We’ve all shown up to a long run and had a friend groan, “I started my period today.” We’ve likely all done the same thing ourselves. While I’m all about equality among the sexes, there really are some certain biological things that separate us – and one of them is our menstrual cycle. Our menstrual cycle is full of hormone changes and these hormone changes DO affect our running.
Oddly enough, I went through most of my life (I’m assuming most of you did too) knowing NOTHING about what my body was going through every 28 ish days. I thought of my menstrual cycle 100% in terms of my period and nothing else. If they did teach me some form of it in my sex education class, I was too embarrassed to listen and absorb any of it. Well, once I got older and I got into running, and eventually started thinking about starting a family, I started getting curious about how the female menstrual cycle works.
While training for CIM back in 2014, I read the book “Taking Charge of Your Fertility” which a friend highly recommend and lent to me. I was planning to run the marathon in December and then try for our first baby immediately after, and I wanted to be informed. While reading the book and simultaneously logging long runs, tempo runs and speed work, I started wondering more and more about how the changes going on throughout the month might affect my running. I ended up down a rabbit hole of research that led me to the conclusion that: you run better during certain times of the month than others.
How Your Menstrual Cycle Affects Your Running
To start, the menstrual cycle is made up of two phases: the follicular phase and the luteal phase. The follicular phase is generally the first half of the cycle, beginning on the day you start your period and ending on the day you ovulate, which is stereotypically day 14. The luteal phase is the time between ovulation and the day before your next period. The “typical” cycle is 28 days or 4 weeks, but we all know that’s not always true (mine is generally 26 days for example – in case you were dying to know!!!).
Running in the Follicular Phase
You may be surprised to find out that running in the first half of your cycle, or the follicular phase, is WHERE IT’S AT. In fact, if you could magically position yourself to race your A game race the day before you ovulate (around day 13), you’d get a serious biological advantage!!! Estrogen levels are at an all time low during this phase and your body can more easily break down glycogen and turn it into fuel – this translates you being able to run faster and further. This also may explain why sometimes you have those “I felt like I was flying” workout where everything falls together -next time you do, think about where you are in your cycle – it may be related to your hormones (or all that hard work you put in….).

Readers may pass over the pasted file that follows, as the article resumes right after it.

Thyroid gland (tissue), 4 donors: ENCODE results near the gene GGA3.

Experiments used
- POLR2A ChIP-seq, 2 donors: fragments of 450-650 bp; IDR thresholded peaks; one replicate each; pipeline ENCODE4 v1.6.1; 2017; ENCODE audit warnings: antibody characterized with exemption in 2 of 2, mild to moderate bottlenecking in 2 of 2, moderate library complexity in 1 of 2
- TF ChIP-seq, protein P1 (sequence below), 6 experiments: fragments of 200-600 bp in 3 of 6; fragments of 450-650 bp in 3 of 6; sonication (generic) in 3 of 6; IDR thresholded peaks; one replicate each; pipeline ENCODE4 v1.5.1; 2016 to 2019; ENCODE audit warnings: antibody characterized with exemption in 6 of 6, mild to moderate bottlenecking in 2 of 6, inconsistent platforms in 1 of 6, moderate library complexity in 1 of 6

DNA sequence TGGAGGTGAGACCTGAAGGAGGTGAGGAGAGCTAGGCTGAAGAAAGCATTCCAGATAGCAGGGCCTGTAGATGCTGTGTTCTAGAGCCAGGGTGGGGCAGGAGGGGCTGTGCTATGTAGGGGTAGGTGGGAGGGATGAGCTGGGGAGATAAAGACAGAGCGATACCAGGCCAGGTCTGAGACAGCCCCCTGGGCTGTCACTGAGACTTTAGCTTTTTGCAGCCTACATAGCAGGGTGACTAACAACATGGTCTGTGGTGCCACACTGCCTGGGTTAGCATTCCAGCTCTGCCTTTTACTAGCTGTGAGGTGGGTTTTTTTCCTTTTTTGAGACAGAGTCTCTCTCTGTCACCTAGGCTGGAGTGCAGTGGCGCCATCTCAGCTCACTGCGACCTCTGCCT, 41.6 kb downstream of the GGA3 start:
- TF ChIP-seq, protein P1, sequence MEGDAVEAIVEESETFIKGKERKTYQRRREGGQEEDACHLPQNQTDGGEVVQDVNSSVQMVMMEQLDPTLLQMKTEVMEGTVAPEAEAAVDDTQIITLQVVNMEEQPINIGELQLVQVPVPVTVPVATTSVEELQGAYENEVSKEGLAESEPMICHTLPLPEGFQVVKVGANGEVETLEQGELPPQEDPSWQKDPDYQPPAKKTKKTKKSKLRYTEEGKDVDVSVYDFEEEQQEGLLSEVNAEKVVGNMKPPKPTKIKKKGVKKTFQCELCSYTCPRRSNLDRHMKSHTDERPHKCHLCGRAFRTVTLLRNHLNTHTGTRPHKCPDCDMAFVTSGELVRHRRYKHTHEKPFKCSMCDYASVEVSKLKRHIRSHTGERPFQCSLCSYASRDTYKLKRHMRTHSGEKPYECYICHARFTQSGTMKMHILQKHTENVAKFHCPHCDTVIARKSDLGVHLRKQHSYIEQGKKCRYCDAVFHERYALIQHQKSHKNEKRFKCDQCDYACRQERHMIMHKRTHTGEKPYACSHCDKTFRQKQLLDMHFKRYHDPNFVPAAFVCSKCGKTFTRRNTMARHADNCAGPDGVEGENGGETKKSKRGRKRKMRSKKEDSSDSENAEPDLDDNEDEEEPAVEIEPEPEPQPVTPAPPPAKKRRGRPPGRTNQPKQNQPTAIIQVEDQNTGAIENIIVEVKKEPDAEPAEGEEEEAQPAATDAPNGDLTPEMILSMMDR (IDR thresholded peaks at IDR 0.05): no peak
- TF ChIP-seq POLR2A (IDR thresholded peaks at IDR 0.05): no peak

But what about the heaviness and general craziness you feel while on your period? Multiple studies have shown that the average drop in a woman’s hemoglobin and hematocrit (iron) levels while on her period is not significant enough to affect performance (source). Although it’s not ideal to race the first day of your period, you’re actually more likely to perform better that day than had you raced the day before. Additionally, we tend to weigh the most during the PMS phase due to water retention and weigh the least around day 4 of our cycle – and we all know a couple of pounds, even if it is water weight, can actually make a difference over the course of a 26.2 mile race.
Running in the Luteal Phase
Here’s the bad news. The luteal phase affects your body in a lot of ways that lead to not optimal running performance. The good news is that there are a few ways you can combat these negative changes if you’re aware of them.